Review of the interior of the Mini Cooper Convertible
Stepping inside any Mini product will take you a minute if you’ve never used one before. It’s a combination of odd proportions, odd lines, and outlandish design for everything inside the cabin. This oddity, of course, applies to 2022 Mini Cooper Convertible, is the subject of this review.
Arguably, Can be converted even weirder regular hardtop, both updated for 2022. It has a rear door as a rear loading mechanism and an accordion-like collapsible soft top on top of the aforementioned rear door, which remains open and visible. regardless of its location – there’s simply no room for the Mini to stash it out of sight in a small hole in the trunk. That gives the Mini Convertible an odd look with the top down, and since the top has to be on top of the rear doors, it also blocks the driver’s view of the rear. You can still see super tall vans in the rearview mirror, but placing it from the top makes you rely primarily on the rearview mirror to see what’s going to happen behind you. To mitigate that, there’s an intermediate point of top deployment that simply rolls the top section backwards, effectively creating a wide sunroof on the roof.
Those are all pretty wacky quirks, but our favorite convertible classic Mini quirk is no longer present in the newest car: operator. This little feature is a gauge that simply keeps track of how long you’ve been driving around from the top down. It’s hard to think of a feature that’s more “Mini” than that, which makes us all the more sad that the gauge no longer exists to shame those who don’t drop the electric roof.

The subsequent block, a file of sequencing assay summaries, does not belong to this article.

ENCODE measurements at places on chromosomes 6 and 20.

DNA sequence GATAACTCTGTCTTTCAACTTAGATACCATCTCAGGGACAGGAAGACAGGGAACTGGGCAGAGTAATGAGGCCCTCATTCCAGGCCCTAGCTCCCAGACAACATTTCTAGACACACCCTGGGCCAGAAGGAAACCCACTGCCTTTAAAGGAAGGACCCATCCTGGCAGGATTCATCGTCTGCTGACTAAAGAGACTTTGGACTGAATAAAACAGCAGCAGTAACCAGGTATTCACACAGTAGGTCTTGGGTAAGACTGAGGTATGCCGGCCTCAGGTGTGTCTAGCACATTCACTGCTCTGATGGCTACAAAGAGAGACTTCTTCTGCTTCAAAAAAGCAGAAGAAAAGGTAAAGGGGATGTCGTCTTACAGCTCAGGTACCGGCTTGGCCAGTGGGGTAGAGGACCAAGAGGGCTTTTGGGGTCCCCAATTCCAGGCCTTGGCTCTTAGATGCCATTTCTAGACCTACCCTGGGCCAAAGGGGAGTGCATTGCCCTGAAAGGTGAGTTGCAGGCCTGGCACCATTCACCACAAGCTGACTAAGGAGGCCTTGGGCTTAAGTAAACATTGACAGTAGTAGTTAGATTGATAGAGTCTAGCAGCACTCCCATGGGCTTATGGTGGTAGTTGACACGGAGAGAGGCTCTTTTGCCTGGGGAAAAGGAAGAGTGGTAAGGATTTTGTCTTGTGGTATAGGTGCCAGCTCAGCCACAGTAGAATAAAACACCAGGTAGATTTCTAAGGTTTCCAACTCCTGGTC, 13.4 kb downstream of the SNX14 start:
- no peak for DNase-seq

Looking past the odd, there’s a conventional car interior here that divides the line between a premium and non-premium vehicle. Our Mini’s $40,350 Price Cooper WILL Testers signal that this is positioned as a small and sporty premium car, while also having some real luxury touches. The Chesterfield Brown leather seats with their white piping and beautiful quilting certainly exude luxury, while all the heavy switches and unique dampers signal the same.
With that said, the Mini’s standard interior is all leatherette, all the shiny plastic trim looks cheap and really shabby when it comes to many of the features we’d expect to become standard. For example, a base Mini Cooper S Convertible for $28,750 doesn’t have heated seats, near entry, automatic climate control, or auto-dimming mirrors.
Mini’s monitor pair – borrowed BMW car technology – also a bit less impressive than you might think. The infotainment system itself is running old iDrive technology, and despite being updated for 2022, it’s still a bit scattered and difficult to operate compared to the latest BMW iDrive software. Connecting it to Apple CarPlay is the most complicated process we’ve gone through in any new car today. You can at least choose to control it via touch or the iDrive-like knob found behind the gear lever. Aside from usability, the looks and frame are all in line with what we’ve come to expect from the Mini (read: quirky) franchise. The giant circular ambient light around the entire screen is always on, changes according to your drive mode, and can even be programmed to coincide with your rpms.